Forum for Science, Industry and Business

Sponsored by:     3M 
Search our Site:

 

Remote data processing makes tele-immersion system first ’network computer’

19.11.2002


When they make their first public demonstration of tele-immersion at this week’s Super Computing 2002 conference in Baltimore, computer scientists will also attain another first: a "network computer" that processes data at a location far removed from either input or output.



While the tele-immersion system will gather and display information in side-by-side booths at the Baltimore Convention Center, actual data processing will occur some 250 miles away at the Pittsburgh Supercomputing Center. Previous demonstrations of tele-immersion, a next-generation type of ultra-realistic videoconferencing that draws upon Internet2 and technology similar to that used in 3D movies, have relied upon local computing power at the University of Pennsylvania and other participating institutions.

"Shifting the computing from 10 processors at Penn to 1,240 parallel machines based in Pittsburgh will speed data processing 75-fold, turning tele-immersion into a true real-time technology," said Kostas Daniilidis, an assistant professor of computer and information science at Penn. "It now takes our tele-immersion system roughly 15 seconds to scan, process and display the entire volume of a typical room. With help from the Pittsburgh Supercomputing Center, that time will shrink to 200 milliseconds."


This week’s tele-immersion demonstration in Baltimore, presented by scientists from Penn and the University of North Carolina at Chapel Hill, is the first large-scale public display of the technology. Drawing on a bank of cameras that constantly scans participants and their surroundings, tele-immersion allows participants in different states to feel as if they’re chatting in the same room. But gathering such comprehensive, real-time measurements of a person and his environment takes a toll: Tele-immersion generates huge amounts of data, requiring massive computing power and bandwidth.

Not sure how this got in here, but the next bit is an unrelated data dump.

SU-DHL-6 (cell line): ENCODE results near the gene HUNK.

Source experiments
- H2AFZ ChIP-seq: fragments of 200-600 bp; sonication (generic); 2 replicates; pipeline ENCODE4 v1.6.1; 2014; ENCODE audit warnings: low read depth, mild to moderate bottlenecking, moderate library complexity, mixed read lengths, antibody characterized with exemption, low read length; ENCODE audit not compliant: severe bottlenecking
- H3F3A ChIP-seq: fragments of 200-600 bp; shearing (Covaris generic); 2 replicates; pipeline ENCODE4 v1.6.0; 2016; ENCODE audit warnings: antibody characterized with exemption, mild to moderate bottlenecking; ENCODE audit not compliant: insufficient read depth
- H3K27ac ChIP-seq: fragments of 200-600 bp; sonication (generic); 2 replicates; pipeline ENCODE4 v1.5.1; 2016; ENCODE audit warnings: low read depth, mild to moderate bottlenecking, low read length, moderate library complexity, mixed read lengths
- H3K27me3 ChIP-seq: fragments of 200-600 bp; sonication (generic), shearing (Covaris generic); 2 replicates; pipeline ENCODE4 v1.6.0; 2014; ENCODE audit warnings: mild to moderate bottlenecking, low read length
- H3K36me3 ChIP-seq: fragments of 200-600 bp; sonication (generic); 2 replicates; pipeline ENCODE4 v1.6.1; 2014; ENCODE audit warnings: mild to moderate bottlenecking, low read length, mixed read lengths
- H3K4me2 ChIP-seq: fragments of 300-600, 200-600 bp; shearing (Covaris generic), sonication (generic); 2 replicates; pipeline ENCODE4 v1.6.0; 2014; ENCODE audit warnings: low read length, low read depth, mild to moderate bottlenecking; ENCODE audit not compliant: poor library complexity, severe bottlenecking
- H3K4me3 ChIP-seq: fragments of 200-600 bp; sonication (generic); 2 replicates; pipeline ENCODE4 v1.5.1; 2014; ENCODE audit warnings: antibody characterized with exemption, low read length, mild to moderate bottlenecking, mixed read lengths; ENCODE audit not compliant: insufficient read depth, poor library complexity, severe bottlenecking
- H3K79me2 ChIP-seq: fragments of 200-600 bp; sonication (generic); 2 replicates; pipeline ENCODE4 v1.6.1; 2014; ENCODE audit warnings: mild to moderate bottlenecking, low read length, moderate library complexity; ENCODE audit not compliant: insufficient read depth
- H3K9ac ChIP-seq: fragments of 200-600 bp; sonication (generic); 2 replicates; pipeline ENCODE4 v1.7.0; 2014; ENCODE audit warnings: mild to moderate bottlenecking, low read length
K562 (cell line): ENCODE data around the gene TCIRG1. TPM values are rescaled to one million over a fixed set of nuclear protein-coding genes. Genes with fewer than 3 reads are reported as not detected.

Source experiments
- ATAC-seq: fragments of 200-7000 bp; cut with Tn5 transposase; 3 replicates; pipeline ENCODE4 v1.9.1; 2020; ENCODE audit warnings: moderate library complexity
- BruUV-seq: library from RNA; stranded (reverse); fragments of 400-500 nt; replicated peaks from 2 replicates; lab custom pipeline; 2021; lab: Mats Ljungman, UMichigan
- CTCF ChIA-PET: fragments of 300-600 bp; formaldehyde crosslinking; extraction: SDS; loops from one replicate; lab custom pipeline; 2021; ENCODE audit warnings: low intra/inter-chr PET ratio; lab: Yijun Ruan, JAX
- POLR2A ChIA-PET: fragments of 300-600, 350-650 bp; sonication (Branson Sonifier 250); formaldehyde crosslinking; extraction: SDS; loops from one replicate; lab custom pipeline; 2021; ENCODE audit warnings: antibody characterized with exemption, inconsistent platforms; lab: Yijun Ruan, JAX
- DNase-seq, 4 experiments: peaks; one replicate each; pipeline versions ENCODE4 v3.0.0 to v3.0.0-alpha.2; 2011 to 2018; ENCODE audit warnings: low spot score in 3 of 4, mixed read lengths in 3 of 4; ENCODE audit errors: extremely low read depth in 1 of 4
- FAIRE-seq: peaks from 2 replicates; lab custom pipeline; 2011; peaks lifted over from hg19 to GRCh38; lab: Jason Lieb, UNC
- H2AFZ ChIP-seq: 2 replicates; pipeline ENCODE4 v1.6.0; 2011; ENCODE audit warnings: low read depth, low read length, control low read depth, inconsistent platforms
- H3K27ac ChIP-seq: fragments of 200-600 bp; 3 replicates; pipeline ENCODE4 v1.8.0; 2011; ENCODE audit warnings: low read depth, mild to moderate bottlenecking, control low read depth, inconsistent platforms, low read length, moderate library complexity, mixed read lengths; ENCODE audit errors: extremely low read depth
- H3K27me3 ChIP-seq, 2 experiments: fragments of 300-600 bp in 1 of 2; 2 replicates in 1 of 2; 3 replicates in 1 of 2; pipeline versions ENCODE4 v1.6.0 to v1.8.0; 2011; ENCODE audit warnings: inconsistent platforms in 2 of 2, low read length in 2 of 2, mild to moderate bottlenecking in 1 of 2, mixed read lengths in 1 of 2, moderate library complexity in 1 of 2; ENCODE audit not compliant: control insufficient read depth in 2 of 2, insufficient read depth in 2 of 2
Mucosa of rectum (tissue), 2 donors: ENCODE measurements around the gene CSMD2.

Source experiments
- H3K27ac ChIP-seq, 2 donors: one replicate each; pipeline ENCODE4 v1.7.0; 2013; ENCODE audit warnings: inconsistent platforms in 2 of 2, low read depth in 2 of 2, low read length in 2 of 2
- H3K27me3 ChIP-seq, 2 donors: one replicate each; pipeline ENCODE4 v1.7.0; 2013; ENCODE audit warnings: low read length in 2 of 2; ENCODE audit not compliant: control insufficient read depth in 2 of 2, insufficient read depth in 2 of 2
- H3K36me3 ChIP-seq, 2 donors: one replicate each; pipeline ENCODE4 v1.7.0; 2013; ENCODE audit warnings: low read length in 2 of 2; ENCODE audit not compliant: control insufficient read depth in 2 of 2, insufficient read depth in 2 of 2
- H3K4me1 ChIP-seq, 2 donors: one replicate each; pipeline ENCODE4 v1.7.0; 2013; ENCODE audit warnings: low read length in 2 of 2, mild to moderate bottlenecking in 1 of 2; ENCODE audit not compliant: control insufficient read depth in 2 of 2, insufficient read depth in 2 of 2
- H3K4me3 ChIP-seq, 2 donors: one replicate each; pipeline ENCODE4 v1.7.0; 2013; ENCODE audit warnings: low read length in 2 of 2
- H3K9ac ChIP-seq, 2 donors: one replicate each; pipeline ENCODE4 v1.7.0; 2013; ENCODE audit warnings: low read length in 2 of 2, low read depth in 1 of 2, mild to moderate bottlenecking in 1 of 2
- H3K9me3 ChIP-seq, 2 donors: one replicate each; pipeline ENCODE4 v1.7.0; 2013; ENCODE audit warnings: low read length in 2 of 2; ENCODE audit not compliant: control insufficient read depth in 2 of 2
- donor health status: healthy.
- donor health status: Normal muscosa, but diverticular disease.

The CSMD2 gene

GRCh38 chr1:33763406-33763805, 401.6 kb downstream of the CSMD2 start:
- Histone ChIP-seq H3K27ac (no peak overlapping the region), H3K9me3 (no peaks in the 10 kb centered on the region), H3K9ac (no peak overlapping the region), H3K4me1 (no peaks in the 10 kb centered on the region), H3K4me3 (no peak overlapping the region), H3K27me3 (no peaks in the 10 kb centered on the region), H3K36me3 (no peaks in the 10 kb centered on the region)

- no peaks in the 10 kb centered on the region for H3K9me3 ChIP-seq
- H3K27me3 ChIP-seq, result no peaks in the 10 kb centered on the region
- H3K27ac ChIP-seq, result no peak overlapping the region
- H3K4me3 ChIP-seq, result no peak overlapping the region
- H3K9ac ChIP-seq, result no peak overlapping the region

The boost in computing power achieved with the move to the Pittsburgh Supercomputing Center will permit at least one significant advance in tele-immersion’s capabilities: For the first time, the system will be able to image an entire room in real time. Previously, limited processing power restricted the gathering of images to a small area where participants were seated, while the background was static, not unlike a television anchor seated before an unchanging image of a city skyline.

"The reassigning of tele-immersion data processing to a faraway supercomputing center is a milestone for grid computing, which uses remote machines to process data," Daniilidis said. "If connections are fast enough -- as with Internet2 -- the network itself becomes a giant computer, linking processors scattered over many hundreds of miles. This tele-immersion experiment shows definitively that a network computer configured this way can handle extremely data-intensive operations much more quickly than if processing were occurring within the confines of a single room."

All this computing is for a good cause. Daniilidis and his colleagues say tele-immersion may well revolutionize the way people communicate, allowing people on opposite ends of the country or world to feel temporarily as if they’re in each other’s presence. Key to tele-immersion’s realistic feel are a hemispherical bank of digital cameras that capture participants from a variety of angles and tracking gear worn on their heads. Combined with polarized glasses much like those worn at 3D movies, the setup creates subtly different images in each eye, much as our eyes do in daily life.

The tele-immersion collaboration involving Penn, UNC and the Pittsburgh Supercomputing Center is funded by the National Science Foundation.

Steve Bradt | EurekAlert!
Further information:
http://www.upenn.edu/

More articles from Information Technology: